“Problems with the computer system don’t happen often, but we sometimes find that a minor part is not working correctly, or there might be a short in a wire so a signal from the yard is not getting relayed properly. The guys who run our plant know the plant from head to toe. We know how each individual component is supposed to function. With minor computer problems, any one of us can make the correction. The only time we’d need to call in outside help is if something would go wrong with the central computer.”
The Galesburg plant is a continuous flow drum plant. After the aggregate, sand, and recycled asphalt weighed, mixed and dried, a flame shoots through the big burner and heats the material. Then oil is injected into the mix, and it is stored in two heated and insulated silos. “We can hold finished asphalt through the day, but we don’t store it overnight.”
The final quality control step takes place at the job site. “We monitor how the asphalt runs through the paver and monitor the rolling and compacting.” Nuclear density gauges are used to check the compaction. There are certain standards we’re shooting for on the amount of compaction with the mixes. This is a big quality control parameter.”
The Galesburg plant has been fueled by natural gas for the past 5 years. “We used waste oil as our fuel for a while. However the cost of waste oil kept rising, and there was a lot of variability in quality from shipment to shipment. It was a temperamental product that couldn’t be counted on to give an even flame. We’ve found there are a lot of advantages with natural gas.”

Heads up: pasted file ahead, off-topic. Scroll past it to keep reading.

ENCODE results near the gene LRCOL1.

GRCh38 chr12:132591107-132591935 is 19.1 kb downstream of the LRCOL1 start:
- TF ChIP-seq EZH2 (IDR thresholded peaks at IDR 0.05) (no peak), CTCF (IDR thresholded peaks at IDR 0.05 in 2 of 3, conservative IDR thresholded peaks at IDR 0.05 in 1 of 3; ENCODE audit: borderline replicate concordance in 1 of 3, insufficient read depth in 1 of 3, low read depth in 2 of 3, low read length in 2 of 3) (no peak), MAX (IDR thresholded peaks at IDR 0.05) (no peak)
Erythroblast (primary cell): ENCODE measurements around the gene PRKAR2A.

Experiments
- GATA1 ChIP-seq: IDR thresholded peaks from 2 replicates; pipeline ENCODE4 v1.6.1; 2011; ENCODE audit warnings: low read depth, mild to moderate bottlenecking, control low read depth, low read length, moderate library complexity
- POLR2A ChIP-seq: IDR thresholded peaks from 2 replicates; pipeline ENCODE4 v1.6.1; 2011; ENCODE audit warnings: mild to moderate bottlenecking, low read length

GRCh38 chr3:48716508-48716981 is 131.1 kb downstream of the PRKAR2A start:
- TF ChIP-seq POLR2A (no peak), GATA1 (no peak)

The last couple of years, the asphalt industry has been down in Nall’s area. In a normal year, the Galesburg plant produces about 60,000 tons of asphalt, and about 15% of that uses RAP. The day we visited the plant last winter, there were large piles of broken asphalt waiting to be recycled.
United Contractors Midwest (UCM) has 16 asphalt plants, from Bloomington to Decatur in the southern part of the state. They also have a division in Missouri.
In recent years, recycled concrete has probably been the Galesburg plant’s biggest sellers, with about 25,000 tons of 100% recycled product produced each year. The plant employs six to eight people in-season, and a small staff, including Nall, through the winter.
What kind of savings are realized by using the recycled asphalt in the mix? “The savings depend on the particular mix you are running at the time and the total volume of recycled product you’re using. The average savings at this plant are probably in the ball park of 15 to 20 %,” estimated Nall.